by Mr. Justice Jackson: Report to the President:
I have the honor to report as to the duties which you delegated to me on May 2, 1945 in connection with the prosecution of major Nazi war criminals.
The International Military Tribunal sitting at Nurnberg, Germany on 30 September and 1 October, 1946 rendered judgment in the first international criminal assizes in history. It found 19 of the 22 defendants guilty on one or more of the counts of the Indictment, and acquitted 3. It sentenced 12 to death by hanging, 3 to imprisonment for life, and the four others to terms of 10 to 20 years imprisonment.
The Tribunal also declared 4 Nazi organizations to have been criminal in character. These are: The Leadership Corps of the Nazi Party; Die Schutzstaffeln, known as the SS; Die Sicherheitsdienst, known as the SD; and Die Geheimstaatspolizie, known as the Gestapo, or Secret State Police. It declined to make that finding as to Die Sturmabteilungen, known as the SA; the Reichscabinet, and the General Staff and High Command. The latter was solely because the structure of the particular group was considered by the Tribunal to be too loose to constitute a coherent "group" or "organization," and was not because of any doubt of its criminality in war plotting. In its judgment the Tribunal condemned the officers who performed General Staff and High Command functions as "a ruthless military caste" and said they were "responsible in large measure for the miseries and suffering that have fallen on millions of men, women and children. They have been a disgrace to the honorable profession of arms." This finding should dispose of any fear that we were prosecuting soldiers just because they fought for their country and lost, but the failure to hold the General Staff to be a criminal organization is regrettable.
The magnitude of the task which, with this judgment, has been brought to conclusion may be suggested statistically: The trial began on November 20,1945 and occupied 216 days of trial time. 33witnesses were called and examined for the prosecution. 61 witnesses and 19 defendants testified for the defense; 143 additional witnesses gave testimony by interrogatories for the defense. The proceedings were conducted and recorded in four languages-English, German, French, and Russian-and daily transcripts in the language of his choice was provided for each prosecuting staff and all counsel for defendants. The English transcript of the proceedings covers over 17,000 pages. All proceedings were sound-reported in the original language used.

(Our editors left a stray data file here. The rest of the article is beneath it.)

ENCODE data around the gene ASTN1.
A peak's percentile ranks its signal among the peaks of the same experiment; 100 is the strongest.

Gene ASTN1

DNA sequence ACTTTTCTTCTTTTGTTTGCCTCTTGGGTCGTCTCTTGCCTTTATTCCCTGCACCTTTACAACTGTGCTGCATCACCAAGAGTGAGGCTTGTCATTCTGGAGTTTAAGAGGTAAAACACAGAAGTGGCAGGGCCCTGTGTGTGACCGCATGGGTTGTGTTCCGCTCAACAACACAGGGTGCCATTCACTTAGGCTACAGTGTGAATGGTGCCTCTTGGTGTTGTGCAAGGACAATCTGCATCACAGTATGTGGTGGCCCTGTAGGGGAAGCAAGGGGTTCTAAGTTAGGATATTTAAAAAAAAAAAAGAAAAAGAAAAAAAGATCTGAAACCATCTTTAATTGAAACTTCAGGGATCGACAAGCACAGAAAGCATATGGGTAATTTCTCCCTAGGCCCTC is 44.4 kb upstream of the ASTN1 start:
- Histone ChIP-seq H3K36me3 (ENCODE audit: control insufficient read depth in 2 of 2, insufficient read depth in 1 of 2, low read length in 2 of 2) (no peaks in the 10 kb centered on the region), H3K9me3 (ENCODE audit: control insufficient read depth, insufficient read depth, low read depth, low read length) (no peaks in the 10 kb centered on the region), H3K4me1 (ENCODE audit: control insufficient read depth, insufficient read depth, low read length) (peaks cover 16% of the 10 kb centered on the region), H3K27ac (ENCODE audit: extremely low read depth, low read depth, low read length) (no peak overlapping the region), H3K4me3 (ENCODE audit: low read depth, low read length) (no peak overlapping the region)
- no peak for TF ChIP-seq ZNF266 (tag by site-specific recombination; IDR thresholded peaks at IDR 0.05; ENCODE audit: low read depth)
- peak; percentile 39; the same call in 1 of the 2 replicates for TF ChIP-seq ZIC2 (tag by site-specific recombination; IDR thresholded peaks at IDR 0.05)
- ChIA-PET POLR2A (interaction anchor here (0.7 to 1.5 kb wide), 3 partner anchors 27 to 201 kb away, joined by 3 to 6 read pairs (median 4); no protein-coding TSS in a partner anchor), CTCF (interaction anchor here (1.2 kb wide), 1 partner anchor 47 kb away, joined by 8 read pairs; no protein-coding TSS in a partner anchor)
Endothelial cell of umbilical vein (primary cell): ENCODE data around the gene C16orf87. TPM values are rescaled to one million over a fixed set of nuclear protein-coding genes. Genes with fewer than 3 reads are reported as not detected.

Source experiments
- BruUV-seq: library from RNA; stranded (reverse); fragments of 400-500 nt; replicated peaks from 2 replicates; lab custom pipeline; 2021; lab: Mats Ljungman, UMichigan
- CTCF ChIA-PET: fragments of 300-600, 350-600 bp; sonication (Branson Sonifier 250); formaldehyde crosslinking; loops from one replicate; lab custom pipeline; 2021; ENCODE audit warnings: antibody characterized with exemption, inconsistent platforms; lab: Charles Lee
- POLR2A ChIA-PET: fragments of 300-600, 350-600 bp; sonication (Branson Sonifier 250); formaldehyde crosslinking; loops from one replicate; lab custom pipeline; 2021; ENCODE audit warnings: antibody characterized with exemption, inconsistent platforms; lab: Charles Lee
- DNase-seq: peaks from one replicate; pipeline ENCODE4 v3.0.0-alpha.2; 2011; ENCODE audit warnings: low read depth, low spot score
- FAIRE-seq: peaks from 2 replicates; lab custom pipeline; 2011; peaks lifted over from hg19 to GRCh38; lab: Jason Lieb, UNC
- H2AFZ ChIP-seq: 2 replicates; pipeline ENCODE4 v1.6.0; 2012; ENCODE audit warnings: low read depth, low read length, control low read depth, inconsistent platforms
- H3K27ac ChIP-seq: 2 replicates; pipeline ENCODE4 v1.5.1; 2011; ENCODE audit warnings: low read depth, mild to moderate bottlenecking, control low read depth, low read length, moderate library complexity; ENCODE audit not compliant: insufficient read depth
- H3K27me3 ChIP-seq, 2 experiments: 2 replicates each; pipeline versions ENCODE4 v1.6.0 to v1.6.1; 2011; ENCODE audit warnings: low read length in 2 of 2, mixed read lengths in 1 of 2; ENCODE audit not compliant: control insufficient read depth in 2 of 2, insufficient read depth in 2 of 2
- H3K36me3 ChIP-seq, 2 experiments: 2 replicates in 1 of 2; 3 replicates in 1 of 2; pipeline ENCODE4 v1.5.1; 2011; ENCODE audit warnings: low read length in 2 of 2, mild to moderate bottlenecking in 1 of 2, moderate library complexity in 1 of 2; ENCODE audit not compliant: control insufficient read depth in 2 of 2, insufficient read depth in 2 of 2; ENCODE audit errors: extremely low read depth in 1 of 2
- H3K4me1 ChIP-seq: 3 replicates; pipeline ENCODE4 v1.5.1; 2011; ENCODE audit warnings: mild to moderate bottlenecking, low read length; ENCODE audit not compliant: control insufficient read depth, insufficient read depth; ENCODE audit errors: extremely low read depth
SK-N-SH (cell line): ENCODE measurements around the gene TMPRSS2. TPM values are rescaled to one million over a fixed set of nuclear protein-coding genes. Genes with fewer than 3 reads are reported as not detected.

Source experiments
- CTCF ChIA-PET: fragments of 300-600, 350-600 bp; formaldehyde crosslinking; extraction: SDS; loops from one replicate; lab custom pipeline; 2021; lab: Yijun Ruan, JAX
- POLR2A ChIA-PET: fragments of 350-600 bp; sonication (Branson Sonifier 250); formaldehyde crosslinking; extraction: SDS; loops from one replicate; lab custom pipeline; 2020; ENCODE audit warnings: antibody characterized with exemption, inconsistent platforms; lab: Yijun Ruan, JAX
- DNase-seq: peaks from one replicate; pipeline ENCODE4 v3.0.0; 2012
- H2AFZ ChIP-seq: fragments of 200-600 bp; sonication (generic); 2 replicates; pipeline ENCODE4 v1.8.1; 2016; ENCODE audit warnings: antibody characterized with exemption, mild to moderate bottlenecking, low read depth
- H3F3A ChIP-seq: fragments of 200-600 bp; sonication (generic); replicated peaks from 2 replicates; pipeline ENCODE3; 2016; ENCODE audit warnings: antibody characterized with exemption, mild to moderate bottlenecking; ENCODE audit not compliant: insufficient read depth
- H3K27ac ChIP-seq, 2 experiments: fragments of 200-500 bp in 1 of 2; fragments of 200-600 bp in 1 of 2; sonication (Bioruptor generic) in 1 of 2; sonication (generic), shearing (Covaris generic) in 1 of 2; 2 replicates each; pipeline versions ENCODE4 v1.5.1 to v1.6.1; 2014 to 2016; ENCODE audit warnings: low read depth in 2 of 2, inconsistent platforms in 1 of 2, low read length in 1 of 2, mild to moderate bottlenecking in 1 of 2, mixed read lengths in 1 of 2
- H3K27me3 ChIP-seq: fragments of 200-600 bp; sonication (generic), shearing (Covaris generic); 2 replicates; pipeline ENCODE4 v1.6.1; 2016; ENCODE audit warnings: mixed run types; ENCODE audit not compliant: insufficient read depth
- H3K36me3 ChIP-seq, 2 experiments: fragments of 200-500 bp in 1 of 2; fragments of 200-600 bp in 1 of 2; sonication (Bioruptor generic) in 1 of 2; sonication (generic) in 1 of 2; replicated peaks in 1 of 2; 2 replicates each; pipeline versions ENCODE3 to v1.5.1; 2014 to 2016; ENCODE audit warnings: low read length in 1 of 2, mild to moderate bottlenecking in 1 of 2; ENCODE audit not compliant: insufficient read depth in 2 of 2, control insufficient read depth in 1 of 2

In preparation for the trial over 100,000 captured German documents were screened or examined and about 10,000 were selected for intensive examination as having probable evidentiary value. Of these, about 4,000 were translated into four languages and used, in whole or in part, in the trial as exhibits. Millions of feet of captured moving picture film were examined and over 100,000 feet brought to Nurnberg. Relevant sections were prepared and introduced as exhibits. Over 25,000 captured still photographs were brought to Nurnberg, together with Hitler's personal photographer who took most of them. More than 1,800 were selected and prepared for use as exhibits. The Tribunal, in its judgment, states: "The case, therefore, against the defendants rests in large measure on documents of their own making, the authenticity of which has not been challenged except in one or two cases." The English translations of most of the documents are now being published by the Departments of State and War in eight volumes and will be a valuable and permanent source for the war history.(1) As soon as funds are available, additional volumes will be published so that the entire documentary aspect of the trial-prosecution and defense--will be readily available.